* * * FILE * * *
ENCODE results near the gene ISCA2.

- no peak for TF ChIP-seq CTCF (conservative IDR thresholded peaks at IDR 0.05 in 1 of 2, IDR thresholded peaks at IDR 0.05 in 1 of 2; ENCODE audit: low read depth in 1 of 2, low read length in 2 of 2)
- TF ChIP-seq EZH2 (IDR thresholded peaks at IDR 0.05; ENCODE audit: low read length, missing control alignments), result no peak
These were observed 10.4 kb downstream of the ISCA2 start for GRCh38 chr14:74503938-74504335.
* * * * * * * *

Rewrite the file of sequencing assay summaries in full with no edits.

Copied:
ENCODE results near the gene ISCA2.

- no peak for TF ChIP-seq CTCF (conservative IDR thresholded peaks at IDR 0.05 in 1 of 2, IDR thresholded peaks at IDR 0.05 in 1 of 2; ENCODE audit: low read depth in 1 of 2, low read length in 2 of 2)
- TF ChIP-seq EZH2 (IDR thresholded peaks at IDR 0.05; ENCODE audit: low read length, missing control alignments), result no peak
These were observed 10.4 kb downstream of the ISCA2 start for GRCh38 chr14:74503938-74504335.